This is a short simple but life changing blog. It really is eye opening or pallete opening. I’m going to quickly tell you what it’s about.
Aeration: what do you do with a red wine when you are tasting it? Pull in air in a gurgling sound when it’s in your mouth. This adds air to the liquid and thus opening it up giving you more flavour that you may have had to wait a few hours with the bottle open or decanting otherwise.
There’s a congruent method for beer tasting and it’s far more interesting and flavour changing. The only reason we (currently) see wine as more sophisticated than beer is because of the Romans, what have the Romans ever done for us you ask? Well, they had the climate for grapes. The north of Europe had it for grain. The money was in the south and so we all see.
That as the distinguished tipple for the upper class. If the money was in the North at a time during such a cultural revolution then we’d all be in a very different place.
Anyhow… please read these steps a few times, then think about it, then read again, and then…. try the method.
1: Beer into mouth: note the mouthfeel. you can’t taste a whole lot at this stage. There might be a few stand out flavours if quite strong.
2: With beer in mouth: breath in through nose. Expanding your lungs.
3: Keep your mouth closed! Swallow the beer.
4: Now, this is the moment of joy. Breathe slowly out your nose while still keeping your mouth closed. You may make a chamber in your mouth to allow the taste euphoria consume your palate.
5: Enjoy the fact that you’ve changed the way you taste beer forever!
What’s happening? Well remember how you aerated the wine? Well there’s bubbles in the beer so the air is already there. When you swallow the bubbles pop releasing more flavours and aromas. If you drank the usual way these flavours would struggle to get back into your mouth where all your taste and flavour receptors are (taste and flavour: very different things… another time I’ll talk about that).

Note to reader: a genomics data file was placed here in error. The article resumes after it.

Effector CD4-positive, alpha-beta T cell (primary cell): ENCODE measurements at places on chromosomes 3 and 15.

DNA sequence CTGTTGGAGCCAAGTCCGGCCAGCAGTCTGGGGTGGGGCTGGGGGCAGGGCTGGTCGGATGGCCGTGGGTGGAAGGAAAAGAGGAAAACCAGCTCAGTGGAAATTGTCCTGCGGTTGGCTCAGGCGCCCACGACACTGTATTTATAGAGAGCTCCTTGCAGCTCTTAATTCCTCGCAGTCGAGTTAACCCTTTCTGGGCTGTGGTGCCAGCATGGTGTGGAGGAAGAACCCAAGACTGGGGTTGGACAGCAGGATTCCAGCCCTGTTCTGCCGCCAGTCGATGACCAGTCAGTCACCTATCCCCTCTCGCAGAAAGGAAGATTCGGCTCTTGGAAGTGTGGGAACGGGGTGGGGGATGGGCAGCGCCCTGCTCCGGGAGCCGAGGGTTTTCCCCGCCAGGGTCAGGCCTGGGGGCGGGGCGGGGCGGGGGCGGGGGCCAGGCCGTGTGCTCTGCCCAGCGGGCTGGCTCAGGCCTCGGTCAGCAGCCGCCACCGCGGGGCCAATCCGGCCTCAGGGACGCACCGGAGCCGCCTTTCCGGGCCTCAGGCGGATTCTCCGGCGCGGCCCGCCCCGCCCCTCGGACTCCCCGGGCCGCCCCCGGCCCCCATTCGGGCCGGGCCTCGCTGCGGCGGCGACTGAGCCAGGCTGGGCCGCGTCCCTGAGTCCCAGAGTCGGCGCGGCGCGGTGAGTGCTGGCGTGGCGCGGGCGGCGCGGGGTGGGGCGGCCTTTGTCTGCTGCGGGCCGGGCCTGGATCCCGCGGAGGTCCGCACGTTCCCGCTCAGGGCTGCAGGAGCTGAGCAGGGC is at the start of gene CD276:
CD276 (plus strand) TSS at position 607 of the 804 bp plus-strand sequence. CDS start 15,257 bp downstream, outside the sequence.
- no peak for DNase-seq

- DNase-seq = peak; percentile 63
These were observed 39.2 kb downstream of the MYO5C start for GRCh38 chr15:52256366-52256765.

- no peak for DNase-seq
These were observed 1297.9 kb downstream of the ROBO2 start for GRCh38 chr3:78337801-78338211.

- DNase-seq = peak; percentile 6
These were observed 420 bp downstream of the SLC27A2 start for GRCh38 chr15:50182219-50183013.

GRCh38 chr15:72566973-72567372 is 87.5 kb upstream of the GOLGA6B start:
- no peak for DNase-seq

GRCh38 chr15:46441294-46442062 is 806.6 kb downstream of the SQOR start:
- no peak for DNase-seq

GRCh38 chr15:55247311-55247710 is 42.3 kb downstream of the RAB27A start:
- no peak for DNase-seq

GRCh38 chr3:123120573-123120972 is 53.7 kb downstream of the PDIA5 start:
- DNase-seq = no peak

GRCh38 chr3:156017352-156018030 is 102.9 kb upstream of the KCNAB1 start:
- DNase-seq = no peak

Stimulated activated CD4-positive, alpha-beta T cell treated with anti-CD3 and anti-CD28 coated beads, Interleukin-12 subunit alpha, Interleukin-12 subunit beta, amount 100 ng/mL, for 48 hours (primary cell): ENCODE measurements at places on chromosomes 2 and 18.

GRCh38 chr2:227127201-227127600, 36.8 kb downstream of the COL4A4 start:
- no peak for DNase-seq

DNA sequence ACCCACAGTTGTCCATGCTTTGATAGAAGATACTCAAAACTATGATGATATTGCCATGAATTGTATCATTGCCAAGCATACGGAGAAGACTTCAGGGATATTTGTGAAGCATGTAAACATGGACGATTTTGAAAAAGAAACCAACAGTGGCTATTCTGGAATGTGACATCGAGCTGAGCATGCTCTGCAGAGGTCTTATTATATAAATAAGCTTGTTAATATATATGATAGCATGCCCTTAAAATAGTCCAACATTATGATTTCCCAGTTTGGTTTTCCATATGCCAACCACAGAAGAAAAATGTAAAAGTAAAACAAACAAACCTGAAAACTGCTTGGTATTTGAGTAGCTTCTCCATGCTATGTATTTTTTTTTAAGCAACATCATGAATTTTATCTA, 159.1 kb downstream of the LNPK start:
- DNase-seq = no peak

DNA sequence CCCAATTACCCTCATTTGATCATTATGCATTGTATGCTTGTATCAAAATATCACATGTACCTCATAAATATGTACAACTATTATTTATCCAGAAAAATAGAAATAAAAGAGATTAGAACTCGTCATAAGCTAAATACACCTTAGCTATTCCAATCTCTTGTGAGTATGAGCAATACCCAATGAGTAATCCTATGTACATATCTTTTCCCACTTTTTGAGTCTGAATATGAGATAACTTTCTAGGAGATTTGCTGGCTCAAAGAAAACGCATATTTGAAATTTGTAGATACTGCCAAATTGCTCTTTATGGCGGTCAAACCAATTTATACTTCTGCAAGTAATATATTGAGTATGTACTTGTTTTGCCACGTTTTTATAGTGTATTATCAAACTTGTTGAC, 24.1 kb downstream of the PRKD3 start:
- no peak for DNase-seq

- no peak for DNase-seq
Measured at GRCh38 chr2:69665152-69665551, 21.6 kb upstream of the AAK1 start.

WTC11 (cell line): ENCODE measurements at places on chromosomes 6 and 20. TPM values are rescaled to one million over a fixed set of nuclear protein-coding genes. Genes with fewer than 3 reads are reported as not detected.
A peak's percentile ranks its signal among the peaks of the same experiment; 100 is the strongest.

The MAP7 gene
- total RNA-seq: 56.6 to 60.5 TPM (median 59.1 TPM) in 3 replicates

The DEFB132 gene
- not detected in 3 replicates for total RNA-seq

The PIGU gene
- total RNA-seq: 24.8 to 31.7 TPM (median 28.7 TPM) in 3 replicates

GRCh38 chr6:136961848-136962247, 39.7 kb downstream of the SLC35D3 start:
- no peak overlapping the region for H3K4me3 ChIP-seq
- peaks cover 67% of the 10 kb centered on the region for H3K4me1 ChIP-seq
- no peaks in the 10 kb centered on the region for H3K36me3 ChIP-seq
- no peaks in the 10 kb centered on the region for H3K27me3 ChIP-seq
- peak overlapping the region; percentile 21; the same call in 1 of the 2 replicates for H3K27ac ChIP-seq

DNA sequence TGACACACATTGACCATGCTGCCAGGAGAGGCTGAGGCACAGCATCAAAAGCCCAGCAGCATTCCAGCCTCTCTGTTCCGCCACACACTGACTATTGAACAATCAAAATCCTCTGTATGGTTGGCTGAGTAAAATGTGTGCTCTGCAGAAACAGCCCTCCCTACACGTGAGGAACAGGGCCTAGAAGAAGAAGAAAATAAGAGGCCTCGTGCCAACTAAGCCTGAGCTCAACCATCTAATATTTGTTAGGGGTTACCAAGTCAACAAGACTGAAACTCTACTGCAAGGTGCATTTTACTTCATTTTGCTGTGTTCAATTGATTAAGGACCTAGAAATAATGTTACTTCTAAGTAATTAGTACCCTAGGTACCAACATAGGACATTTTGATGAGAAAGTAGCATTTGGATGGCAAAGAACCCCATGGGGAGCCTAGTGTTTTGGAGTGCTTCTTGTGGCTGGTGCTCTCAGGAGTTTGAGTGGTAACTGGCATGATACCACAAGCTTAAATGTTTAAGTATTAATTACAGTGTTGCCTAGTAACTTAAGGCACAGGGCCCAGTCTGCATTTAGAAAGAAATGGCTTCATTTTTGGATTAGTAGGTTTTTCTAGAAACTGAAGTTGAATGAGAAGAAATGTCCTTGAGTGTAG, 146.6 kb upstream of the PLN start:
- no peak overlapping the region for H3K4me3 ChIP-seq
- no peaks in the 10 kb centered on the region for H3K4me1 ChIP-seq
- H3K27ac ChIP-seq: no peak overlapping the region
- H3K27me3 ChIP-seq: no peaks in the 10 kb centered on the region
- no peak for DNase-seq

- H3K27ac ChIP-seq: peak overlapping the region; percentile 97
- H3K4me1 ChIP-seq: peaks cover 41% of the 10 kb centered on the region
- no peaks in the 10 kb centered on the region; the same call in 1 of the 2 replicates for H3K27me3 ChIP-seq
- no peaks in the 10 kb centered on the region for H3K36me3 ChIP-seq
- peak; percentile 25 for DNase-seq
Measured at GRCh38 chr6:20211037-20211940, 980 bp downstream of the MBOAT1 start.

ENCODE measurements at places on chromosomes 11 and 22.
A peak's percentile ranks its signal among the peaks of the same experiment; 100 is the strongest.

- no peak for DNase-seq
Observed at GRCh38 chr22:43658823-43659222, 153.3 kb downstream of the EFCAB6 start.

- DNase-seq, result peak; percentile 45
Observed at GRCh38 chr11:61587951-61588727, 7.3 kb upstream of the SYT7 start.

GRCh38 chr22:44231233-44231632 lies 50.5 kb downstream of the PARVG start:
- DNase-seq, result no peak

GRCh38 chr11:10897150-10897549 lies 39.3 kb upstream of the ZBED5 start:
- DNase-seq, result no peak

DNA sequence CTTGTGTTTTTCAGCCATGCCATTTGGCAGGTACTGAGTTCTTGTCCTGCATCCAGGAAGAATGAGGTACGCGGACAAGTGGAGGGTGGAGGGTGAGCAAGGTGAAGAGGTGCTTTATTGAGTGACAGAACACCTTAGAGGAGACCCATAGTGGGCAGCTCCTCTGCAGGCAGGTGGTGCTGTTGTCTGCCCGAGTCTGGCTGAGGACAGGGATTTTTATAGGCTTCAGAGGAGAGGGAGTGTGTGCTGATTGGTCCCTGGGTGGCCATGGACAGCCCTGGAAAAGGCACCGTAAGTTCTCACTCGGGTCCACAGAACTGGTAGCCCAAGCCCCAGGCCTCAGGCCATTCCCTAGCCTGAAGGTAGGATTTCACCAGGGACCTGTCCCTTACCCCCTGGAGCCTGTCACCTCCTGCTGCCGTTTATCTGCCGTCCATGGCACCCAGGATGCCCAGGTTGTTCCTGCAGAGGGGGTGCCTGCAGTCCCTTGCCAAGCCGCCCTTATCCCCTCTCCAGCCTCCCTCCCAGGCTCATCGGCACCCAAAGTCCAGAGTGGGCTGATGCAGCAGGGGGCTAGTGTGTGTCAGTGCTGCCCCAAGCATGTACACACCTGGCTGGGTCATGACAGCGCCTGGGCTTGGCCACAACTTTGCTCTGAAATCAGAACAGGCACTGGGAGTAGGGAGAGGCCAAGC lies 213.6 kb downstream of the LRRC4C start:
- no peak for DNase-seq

Try this with a beer you’ve had many times. Make sure to complete the steps correctly, many people open the mouth when breathing out or get the sequence wrong. Once you do it right, you’ll know. For best effects do it with a decent beer you’ve had many times, if you do it with a lager, you won’t get much of a response. Why? Because there is negligible flavour in lager. That’s the point of it, no flavour so you don’t think about it and therefore drink it faster, therefore giving the brewer more money! It’s not a nice feeling consuming something that is specifically designed to be so bland only so that you’ll consume and spend more on.
Yes, a lager has it’s place. A good lager can be a lovely thirst quencher on a hot sunny day. But if you live in a climate like Ireland then that’s a rarity. So to hell with the Romans, their aqueducts, taxes, healthcare and tasteless faceless beer.
Some helpful links to learn more:
Randy Mosher discusses how to taste beer on beer smith podcast.
What is the difference between taste and flavour?
Tasting beer by Randy Mosher
BJCP beer tasting scorecard: for judging but great template to learn from
Mark Dredge's Beef flavour wheel: excellent tool for tasting beer